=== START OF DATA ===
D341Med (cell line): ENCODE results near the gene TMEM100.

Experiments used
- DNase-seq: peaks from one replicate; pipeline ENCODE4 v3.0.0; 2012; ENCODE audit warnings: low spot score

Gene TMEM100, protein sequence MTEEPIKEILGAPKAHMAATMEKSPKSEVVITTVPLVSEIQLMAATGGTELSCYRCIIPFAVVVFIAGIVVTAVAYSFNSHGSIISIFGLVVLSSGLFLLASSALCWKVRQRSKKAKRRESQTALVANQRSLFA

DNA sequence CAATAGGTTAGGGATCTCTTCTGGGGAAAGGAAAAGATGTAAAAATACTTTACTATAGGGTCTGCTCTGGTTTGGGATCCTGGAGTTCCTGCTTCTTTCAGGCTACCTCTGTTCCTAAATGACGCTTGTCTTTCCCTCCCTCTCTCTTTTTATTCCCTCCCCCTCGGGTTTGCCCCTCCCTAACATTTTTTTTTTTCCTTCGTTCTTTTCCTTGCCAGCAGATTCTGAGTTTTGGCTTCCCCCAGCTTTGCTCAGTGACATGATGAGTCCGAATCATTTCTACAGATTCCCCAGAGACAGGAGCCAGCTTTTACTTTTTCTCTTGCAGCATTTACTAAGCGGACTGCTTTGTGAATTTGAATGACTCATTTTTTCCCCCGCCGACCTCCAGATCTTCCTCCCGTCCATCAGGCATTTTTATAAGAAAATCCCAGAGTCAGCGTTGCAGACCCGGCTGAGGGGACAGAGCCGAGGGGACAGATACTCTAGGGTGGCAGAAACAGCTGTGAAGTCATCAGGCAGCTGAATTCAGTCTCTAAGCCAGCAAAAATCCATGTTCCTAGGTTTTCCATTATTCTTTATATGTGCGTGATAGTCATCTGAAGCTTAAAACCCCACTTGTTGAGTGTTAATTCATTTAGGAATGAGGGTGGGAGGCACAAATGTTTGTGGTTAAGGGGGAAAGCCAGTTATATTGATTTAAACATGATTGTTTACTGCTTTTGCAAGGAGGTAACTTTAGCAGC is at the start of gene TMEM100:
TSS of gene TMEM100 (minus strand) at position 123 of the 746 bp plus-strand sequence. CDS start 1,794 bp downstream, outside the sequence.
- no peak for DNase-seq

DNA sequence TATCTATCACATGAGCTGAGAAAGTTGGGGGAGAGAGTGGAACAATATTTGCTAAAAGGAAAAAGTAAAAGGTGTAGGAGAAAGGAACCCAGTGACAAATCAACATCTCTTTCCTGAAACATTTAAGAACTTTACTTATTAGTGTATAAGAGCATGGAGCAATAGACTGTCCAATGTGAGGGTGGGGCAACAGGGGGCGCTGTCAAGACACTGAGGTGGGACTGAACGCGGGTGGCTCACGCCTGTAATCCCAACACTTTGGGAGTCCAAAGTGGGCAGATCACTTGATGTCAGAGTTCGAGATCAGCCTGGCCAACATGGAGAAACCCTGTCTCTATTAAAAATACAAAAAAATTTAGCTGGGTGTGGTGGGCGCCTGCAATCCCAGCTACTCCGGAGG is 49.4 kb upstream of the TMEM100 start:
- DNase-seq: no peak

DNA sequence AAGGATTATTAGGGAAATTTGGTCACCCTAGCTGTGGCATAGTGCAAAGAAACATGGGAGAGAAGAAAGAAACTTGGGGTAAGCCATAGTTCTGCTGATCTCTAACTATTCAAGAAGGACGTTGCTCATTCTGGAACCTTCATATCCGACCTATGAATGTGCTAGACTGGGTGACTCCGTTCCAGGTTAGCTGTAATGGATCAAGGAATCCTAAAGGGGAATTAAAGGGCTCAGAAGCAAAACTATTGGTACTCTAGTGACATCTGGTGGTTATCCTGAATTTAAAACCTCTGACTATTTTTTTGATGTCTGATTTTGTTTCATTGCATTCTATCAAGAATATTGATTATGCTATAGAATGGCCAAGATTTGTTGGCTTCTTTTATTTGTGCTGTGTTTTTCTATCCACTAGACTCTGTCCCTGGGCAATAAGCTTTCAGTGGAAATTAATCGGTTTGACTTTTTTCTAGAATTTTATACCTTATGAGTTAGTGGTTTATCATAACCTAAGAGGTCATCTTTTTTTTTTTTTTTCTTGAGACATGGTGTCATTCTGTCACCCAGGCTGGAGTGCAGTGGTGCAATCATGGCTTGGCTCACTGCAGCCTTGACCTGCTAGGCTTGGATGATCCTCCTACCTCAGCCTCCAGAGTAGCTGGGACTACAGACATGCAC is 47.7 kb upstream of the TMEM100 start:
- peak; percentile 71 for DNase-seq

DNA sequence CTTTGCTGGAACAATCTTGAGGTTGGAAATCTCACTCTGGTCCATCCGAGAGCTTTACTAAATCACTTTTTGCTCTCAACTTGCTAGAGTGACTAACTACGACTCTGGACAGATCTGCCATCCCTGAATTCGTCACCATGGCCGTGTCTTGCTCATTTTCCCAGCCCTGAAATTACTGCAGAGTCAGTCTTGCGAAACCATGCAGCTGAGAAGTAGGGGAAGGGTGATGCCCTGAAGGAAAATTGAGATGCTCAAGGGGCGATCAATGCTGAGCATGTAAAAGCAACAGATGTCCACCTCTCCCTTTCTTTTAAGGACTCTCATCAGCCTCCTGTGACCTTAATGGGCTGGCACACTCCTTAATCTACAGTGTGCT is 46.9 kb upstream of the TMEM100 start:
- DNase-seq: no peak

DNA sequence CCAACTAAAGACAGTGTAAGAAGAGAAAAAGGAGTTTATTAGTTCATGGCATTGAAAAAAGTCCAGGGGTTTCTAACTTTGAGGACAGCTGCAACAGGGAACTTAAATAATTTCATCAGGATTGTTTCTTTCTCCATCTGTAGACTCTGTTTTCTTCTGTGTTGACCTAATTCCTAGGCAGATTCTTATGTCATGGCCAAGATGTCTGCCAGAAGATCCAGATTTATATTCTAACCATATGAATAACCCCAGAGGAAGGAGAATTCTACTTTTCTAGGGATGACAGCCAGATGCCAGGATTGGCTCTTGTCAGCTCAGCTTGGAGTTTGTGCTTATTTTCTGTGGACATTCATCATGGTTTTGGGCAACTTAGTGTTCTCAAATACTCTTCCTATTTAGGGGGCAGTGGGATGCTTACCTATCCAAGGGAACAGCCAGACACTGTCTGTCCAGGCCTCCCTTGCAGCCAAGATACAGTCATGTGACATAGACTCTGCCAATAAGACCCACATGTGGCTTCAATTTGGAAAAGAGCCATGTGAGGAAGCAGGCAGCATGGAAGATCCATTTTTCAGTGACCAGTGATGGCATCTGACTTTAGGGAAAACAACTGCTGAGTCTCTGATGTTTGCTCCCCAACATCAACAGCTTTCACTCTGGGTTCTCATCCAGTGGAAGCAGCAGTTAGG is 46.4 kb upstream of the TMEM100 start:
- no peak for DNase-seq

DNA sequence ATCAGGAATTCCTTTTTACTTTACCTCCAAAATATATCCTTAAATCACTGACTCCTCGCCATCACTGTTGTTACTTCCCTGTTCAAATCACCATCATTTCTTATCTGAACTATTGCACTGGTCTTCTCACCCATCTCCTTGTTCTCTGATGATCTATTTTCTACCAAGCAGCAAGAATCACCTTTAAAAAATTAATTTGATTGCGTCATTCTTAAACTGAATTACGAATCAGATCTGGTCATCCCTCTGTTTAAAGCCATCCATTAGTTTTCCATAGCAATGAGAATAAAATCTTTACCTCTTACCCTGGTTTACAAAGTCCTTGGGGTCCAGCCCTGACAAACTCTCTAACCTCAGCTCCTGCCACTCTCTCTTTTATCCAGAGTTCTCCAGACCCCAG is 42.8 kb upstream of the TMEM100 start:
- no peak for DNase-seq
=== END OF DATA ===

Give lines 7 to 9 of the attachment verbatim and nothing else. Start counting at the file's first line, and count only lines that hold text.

- no peak for DNase-seq

DNA sequence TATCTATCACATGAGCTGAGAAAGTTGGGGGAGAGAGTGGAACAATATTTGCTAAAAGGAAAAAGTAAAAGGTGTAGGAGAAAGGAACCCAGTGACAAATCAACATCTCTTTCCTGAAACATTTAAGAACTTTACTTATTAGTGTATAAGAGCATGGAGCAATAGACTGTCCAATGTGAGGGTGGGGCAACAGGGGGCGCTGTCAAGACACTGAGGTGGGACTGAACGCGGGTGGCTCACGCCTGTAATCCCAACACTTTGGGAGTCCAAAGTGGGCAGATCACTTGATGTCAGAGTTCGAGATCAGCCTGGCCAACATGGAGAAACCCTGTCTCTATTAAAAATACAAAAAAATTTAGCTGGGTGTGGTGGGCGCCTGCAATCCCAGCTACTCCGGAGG is 49.4 kb upstream of the TMEM100 start:
- DNase-seq: no peak